- [[1002764|Button batteries]] (batteries containing mercury are no longer sold in the United States)
- [[1003120|Abdominal pain]] (severe)
- Bloody [[1003126|diarrhea]]
- [[1003147|Decreased urine output]] (may stop completely)
- Extreme [[1003075|difficulty breathing]]
- [[1003050|Metallic taste]] in the mouth
- [[1003059|Mouth sores]]
- Throat swelling (swelling may cause throat to close)
- Patient's age, weight, and condition (for example, is the person awake or alert?)
- Name of the product (ingredients and strengths, if known)
- Time it was swallowed
- Amount swallowed
- Activated charcoal
- Medicines called chelators that remove mercury from the bloodstream
- Endoscopy -- camera down the throat to see burns in the esophagus and the stomach
- Tube through the mouth into the stomach to wash out the stomach ([[1003882|gastric lavage]])
Mercuric oxide is a form of mercury. It is a type of mercury salt. There are different types of [[1002476|mercury poisonings]]. This article discusses poisoning from swallowing mercuric oxide.
This is for information only and not for use in the treatment or management of an actual poison exposure. If you have an exposure, you should call your local emergency number (such as 911) or a local poison control center at 1-800-222-1222.
Mercuric oxide may be found in some:
Note: This list may not be all inclusive.
Seek immediate medical help. DO NOT make a person throw up unless told to do so by Poison Control or a health care professional.
Before Calling Emergency
Determine the following information:
However, DO NOT delay calling for help if this information is not immediately available.
Poison Control, or a local emergency number
In the United States, call 1-800-222-1222 to speak with a local poison control center. This hotline number will let you talk to experts in poisoning. They will give you further instructions.
This is a free and confidential service. You should call if you have any questions about poisoning or poison prevention. It does NOT need to be an emergency. You can call for any reason, 24 hours a day, 7 days a week.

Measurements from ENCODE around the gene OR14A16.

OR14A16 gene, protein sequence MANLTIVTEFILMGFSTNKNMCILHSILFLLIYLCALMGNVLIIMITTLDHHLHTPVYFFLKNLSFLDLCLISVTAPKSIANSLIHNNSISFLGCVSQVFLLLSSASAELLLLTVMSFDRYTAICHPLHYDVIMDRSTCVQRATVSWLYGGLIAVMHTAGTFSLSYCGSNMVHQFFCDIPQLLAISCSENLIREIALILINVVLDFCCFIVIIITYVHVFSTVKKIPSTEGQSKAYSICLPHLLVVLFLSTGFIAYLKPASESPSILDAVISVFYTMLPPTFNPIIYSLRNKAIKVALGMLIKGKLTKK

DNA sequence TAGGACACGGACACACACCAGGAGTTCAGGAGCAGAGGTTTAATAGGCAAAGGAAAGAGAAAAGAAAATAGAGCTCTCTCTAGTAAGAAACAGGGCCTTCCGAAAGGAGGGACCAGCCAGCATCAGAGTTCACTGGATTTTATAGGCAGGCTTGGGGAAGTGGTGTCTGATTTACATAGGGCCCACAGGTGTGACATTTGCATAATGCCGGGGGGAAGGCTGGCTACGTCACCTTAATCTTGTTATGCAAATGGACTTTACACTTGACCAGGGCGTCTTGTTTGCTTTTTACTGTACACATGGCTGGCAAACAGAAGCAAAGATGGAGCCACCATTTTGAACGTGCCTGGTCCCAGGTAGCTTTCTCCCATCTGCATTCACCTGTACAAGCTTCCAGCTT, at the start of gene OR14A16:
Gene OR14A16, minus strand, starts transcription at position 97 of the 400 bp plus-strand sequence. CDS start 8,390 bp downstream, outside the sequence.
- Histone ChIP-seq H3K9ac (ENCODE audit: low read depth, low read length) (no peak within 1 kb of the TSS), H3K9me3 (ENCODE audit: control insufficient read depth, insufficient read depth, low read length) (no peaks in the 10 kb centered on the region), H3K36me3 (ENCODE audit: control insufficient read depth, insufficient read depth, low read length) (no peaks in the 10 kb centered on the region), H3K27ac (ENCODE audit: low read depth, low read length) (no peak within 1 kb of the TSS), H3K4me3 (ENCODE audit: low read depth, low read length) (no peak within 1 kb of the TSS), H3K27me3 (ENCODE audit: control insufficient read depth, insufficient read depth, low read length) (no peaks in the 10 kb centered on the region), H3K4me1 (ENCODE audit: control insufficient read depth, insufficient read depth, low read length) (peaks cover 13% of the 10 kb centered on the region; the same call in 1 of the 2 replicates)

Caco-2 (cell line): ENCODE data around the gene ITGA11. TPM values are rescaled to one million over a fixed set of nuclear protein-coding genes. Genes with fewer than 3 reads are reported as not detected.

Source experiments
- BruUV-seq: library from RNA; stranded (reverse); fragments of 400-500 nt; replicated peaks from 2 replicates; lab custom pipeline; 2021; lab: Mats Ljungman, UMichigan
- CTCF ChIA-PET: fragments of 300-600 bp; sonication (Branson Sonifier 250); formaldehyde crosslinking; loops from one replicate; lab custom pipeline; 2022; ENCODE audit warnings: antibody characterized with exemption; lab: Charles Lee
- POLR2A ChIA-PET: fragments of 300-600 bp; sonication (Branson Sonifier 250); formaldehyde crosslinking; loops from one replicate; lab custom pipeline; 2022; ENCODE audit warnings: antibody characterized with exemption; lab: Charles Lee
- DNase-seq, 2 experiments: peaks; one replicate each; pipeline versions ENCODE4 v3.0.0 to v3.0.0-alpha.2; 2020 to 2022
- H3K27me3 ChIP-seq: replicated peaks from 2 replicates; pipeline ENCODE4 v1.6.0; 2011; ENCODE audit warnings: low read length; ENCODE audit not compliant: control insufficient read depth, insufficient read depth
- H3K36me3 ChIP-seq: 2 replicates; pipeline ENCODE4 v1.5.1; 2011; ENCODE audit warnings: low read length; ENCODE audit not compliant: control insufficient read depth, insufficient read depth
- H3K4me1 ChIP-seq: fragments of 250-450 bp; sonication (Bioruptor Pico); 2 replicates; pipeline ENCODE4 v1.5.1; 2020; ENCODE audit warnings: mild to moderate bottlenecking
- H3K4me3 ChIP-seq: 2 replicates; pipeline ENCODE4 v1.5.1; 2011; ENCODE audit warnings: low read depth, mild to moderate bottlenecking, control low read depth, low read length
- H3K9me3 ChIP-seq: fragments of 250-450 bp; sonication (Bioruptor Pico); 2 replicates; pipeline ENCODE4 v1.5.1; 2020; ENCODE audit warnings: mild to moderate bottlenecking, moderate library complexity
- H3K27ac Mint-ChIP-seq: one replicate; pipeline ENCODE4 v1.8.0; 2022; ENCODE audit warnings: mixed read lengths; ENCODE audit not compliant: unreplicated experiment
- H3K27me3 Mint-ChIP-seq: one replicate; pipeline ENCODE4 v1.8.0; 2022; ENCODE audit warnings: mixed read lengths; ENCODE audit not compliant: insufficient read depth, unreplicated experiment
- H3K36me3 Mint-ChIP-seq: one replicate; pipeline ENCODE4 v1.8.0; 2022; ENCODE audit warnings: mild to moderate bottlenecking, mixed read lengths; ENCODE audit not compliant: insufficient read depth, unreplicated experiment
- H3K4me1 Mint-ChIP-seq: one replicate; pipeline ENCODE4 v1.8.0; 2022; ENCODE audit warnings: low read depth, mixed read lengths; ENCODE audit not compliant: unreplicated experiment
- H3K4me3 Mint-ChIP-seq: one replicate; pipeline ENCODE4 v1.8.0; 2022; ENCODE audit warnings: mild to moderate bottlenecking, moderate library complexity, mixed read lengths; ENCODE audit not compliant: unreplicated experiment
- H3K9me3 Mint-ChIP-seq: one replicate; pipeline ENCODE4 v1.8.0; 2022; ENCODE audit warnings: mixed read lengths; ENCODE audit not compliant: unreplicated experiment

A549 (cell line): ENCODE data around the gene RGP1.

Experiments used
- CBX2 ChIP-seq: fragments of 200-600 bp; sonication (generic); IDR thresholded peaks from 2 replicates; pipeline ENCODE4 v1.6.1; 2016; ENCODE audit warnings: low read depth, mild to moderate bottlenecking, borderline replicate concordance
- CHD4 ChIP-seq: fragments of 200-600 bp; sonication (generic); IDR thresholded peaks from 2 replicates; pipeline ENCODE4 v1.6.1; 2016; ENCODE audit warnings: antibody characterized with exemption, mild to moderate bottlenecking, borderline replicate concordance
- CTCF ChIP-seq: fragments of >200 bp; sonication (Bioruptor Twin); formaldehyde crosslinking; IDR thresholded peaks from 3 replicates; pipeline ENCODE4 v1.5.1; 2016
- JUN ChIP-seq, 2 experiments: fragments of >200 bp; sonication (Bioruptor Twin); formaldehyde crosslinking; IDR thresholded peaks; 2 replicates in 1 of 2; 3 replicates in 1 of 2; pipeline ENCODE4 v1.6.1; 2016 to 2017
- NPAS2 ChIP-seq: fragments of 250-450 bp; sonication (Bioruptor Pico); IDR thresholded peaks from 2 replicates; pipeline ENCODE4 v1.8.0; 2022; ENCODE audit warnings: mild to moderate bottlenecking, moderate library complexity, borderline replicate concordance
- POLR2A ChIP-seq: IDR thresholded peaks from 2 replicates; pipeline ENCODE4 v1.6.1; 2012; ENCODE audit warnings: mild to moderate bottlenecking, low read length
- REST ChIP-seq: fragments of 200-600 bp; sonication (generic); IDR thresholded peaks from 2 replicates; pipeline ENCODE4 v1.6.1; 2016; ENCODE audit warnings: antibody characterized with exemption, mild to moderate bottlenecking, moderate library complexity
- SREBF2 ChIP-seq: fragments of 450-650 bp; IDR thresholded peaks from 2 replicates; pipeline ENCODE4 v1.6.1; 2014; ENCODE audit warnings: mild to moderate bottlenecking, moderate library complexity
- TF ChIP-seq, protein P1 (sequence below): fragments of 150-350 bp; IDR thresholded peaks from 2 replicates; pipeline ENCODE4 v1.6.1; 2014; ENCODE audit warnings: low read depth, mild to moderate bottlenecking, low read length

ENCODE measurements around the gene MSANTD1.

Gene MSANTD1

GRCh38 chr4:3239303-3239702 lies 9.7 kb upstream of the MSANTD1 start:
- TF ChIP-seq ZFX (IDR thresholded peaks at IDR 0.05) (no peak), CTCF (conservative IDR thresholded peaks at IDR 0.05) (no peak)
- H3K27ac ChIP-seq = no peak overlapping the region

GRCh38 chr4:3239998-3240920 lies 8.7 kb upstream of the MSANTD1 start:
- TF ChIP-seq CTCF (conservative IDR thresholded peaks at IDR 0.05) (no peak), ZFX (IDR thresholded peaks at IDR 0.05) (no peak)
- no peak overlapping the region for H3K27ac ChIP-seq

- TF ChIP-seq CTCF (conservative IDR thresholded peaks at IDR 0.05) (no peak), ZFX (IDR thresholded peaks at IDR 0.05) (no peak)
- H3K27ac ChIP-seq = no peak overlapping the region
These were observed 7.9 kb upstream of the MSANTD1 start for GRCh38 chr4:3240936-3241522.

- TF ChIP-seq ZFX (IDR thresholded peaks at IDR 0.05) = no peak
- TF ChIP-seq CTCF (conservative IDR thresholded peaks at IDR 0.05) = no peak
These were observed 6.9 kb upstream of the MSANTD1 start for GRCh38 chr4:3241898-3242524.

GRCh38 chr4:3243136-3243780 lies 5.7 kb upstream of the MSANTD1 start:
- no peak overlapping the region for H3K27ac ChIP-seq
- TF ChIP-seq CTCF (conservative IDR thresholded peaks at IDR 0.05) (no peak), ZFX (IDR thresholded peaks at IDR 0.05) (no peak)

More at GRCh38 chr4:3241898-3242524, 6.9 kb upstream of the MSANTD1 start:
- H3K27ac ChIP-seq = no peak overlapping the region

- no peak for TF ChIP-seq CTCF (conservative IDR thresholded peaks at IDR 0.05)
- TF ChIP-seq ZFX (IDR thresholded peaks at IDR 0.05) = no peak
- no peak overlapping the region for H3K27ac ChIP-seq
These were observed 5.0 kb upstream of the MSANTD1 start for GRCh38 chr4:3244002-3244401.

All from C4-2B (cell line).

What to expect at the emergency room
The health care provider will measure and monitor the patient's vital signs, including temperature, pulse, breathing rate, and blood pressure. Symptoms will be treated as appropriate. The patient may receive:
Any person who swallowed a battery will need immediate [[1003337|x-rays]] to make sure the battery is not stuck in the esophagus. Most swallowed batteries that pass through the esophagus will pass out of the body in the stool without complication. However, batteries stuck in the esophagus can cause a hole in the esophagus very quickly. It is very important to seek immediate medical help after a battery is swallowed.
How well a patient does depends on the amount of poison swallowed and how quickly treatment was received. The faster a patient gets medical help, the better the chance for recovery. Mercuric oxide poisoning can lead to organ failure and death.
Goldfrank LR, ed. Goldfrank’s Toxicologic Emergencies. 8th ed. New York, NY: McGraw-Hill; 2006.
- Review date:
- January 2, 2013
- Reviewed by:
- Eric Perez, MD, St. Luke's / Roosevelt Hospital Center, NY, NY, and Pegasus Emergency Group (Meadowlands and Hunterdon Medical Centers), NJ. Review provided by VeriMed Healthcare Network. Also reviewed by A.D.A.M. Health Solutions, Ebix, Inc., Editorial Team: David Zieve, MD, MHA, Bethanne Black, Stephanie Slon, and Nissi Wang.
The information provided herein should not be used during any medical emergency or for the diagnosis or treatment of any medical condition. A licensed medical professional should be consulted for diagnosis and treatment of any and all medical conditions. Call 911 for all medical emergencies. Links to other sites are provided for information only -- they do not constitute endorsements of those other sites. © 1997- 2008 A.D.A.M., Inc. Any duplication or distribution of the information contained herein is strictly prohibited.